celebrated, though, is the selflessness of Katie, who had tough beginnings, but is now giving back to the world in any way she can.
Seven years ago, when Katie was only four, she was hospitalized during the holiday season due to complications stemming from the two brain surgeries she had earlier that year. Family and friends surrounded Katie on Christmas morning, showering her with toys, balloons and flowers.
Katie noticed, however, that another little girl with whom she shared her hospital room, wasn’t as lucky. She was alone on Christmas morning — no family nor friends, toys, balloons or flowers. That’s when four-year-old Katie decided to share some of her toys with the girl, one of them being a small stuffed elephant.
“We saw that little girl hug and keep that elephant close to her for as long as she was there,” explains Michael Simkhin, Katie’s father. “We’ll never forget how the little girl reacted when Katie gave her that little elephant.”
Katie’s generosity inspired the family, and they began collecting toys for other children who were in the same situation as the little girl Katie shared a hospital room with.
“To this day, we still remember the acts of generosity and kindness that helped get us through those very dark times; the countless “little” things that eased the burden just a little,” says Michael. “And since we were once there ourselves, we want very much to take those same acts of generosity and kindness, and pay them forward.”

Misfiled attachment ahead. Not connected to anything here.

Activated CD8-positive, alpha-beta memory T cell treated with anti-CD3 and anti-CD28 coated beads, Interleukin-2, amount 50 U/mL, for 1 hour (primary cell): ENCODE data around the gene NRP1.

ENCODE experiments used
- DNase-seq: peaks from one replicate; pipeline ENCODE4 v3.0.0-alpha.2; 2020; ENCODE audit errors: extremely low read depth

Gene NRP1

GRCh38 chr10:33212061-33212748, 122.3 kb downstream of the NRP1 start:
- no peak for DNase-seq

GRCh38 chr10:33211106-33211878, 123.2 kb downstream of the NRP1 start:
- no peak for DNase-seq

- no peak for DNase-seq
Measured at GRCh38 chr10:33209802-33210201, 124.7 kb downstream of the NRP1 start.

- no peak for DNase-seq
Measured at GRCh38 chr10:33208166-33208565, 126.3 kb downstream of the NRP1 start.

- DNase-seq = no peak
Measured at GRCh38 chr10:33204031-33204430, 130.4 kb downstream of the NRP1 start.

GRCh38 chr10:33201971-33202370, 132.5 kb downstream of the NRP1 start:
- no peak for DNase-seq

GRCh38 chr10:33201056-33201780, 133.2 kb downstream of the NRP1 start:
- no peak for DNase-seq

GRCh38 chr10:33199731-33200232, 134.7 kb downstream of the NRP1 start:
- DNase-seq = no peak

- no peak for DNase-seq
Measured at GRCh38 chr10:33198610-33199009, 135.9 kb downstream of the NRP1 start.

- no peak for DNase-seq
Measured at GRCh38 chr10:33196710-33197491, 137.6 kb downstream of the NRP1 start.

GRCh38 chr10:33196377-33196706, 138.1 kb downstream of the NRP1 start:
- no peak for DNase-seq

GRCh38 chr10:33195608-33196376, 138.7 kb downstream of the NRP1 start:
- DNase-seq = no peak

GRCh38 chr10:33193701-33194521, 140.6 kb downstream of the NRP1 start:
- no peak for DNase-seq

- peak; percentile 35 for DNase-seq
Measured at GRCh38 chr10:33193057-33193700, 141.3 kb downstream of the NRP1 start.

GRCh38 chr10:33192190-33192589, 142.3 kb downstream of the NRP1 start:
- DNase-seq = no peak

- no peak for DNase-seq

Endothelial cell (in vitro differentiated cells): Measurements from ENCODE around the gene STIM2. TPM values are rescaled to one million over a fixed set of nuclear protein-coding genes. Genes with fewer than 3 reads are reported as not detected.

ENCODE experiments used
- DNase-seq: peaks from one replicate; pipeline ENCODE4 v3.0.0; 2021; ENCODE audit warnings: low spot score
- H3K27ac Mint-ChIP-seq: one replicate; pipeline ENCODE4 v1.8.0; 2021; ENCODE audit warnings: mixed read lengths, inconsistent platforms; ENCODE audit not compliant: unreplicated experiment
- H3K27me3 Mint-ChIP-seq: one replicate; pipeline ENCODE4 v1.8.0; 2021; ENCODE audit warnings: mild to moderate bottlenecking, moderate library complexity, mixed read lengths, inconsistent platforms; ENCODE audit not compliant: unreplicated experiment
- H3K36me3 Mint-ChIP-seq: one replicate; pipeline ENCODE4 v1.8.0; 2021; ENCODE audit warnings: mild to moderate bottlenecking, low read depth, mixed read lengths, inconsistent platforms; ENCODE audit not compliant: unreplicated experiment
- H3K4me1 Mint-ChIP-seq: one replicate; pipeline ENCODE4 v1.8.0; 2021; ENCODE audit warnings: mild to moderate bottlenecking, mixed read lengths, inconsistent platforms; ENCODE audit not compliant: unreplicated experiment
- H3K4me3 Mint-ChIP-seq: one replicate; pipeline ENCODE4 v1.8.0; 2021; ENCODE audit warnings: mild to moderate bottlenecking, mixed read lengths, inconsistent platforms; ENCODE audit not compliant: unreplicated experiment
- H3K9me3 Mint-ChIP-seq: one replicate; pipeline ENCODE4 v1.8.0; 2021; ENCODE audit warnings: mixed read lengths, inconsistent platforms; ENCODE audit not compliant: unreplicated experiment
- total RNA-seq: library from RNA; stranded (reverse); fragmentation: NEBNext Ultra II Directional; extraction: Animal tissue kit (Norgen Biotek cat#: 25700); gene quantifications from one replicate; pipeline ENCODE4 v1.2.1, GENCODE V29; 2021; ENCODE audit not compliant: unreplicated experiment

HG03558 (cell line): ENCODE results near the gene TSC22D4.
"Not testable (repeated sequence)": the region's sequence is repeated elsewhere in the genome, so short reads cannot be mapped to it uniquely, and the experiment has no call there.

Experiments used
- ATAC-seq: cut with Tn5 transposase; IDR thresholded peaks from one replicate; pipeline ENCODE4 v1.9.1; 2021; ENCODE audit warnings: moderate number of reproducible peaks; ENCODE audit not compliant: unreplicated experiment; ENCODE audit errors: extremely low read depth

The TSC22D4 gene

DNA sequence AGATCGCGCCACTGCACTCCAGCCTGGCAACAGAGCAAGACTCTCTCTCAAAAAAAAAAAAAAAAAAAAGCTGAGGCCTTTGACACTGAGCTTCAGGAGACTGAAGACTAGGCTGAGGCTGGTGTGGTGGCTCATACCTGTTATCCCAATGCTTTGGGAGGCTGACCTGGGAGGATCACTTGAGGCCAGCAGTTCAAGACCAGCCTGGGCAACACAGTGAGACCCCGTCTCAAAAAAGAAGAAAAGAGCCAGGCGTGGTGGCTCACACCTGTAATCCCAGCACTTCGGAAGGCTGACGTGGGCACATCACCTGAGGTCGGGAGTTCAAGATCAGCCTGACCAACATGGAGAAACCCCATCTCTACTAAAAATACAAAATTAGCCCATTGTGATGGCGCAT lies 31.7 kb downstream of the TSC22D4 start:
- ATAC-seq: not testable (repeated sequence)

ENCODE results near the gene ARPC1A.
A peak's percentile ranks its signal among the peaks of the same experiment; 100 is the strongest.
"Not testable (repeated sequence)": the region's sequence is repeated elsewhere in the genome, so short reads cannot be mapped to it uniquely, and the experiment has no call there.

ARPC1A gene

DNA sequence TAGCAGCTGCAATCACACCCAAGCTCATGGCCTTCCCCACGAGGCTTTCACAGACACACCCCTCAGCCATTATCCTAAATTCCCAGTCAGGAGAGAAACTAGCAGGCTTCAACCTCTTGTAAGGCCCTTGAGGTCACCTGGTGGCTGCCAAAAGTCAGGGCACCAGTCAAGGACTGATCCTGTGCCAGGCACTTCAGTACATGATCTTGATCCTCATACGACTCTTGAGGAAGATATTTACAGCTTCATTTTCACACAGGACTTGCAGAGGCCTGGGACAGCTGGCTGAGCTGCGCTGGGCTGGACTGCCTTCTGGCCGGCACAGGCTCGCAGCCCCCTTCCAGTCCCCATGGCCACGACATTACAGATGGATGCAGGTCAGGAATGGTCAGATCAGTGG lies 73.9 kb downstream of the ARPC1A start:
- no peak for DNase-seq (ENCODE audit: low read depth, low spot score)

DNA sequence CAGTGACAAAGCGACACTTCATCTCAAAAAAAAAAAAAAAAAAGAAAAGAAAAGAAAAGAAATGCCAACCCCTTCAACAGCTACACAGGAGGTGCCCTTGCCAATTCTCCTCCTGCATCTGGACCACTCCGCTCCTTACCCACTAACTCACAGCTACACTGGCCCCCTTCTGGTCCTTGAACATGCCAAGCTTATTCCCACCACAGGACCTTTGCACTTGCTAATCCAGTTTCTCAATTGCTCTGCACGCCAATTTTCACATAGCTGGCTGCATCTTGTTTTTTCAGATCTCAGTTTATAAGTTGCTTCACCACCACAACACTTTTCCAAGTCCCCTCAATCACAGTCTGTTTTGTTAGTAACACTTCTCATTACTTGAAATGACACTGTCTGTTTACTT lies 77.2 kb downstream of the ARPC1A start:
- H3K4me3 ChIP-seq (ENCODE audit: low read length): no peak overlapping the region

The family’s toy drive has grown larger with each passing year, now involving Honeycuts in Oak Lawn and the Boy and Girl Scout Troops of St. Gerald’s. Because this past Christmas’ toy drive was such a success, the Simkhin family decided to make their own personal donation elsewhere. So when Santa brought the family a train table that they already had, they knew what to do.
“We saw how much joy he [Dylan] and his little sister got out of it,” explains Michael. “So we asked ourselves, ‘if we donate another table like this, where would it get the most use?’ CMOL was a no-brainer.”
Michael and his wife ran the idea by Katie, who was 100 percent on-board. After settling details, the train table was introduced to the Museum in early February.
We knew we had to celebrate with a ribbon cutting ceremony, not only to share the Simkhin family’s story, but the importance of giving as well.
“We want our children to grow up having a balance between their sense of self and their sense of others,” says Michael. “We think little things like this will help nurture their sense of others. If our children grow up to lead lives that somehow brighten their little corner of the world, then we think we have done our jobs.”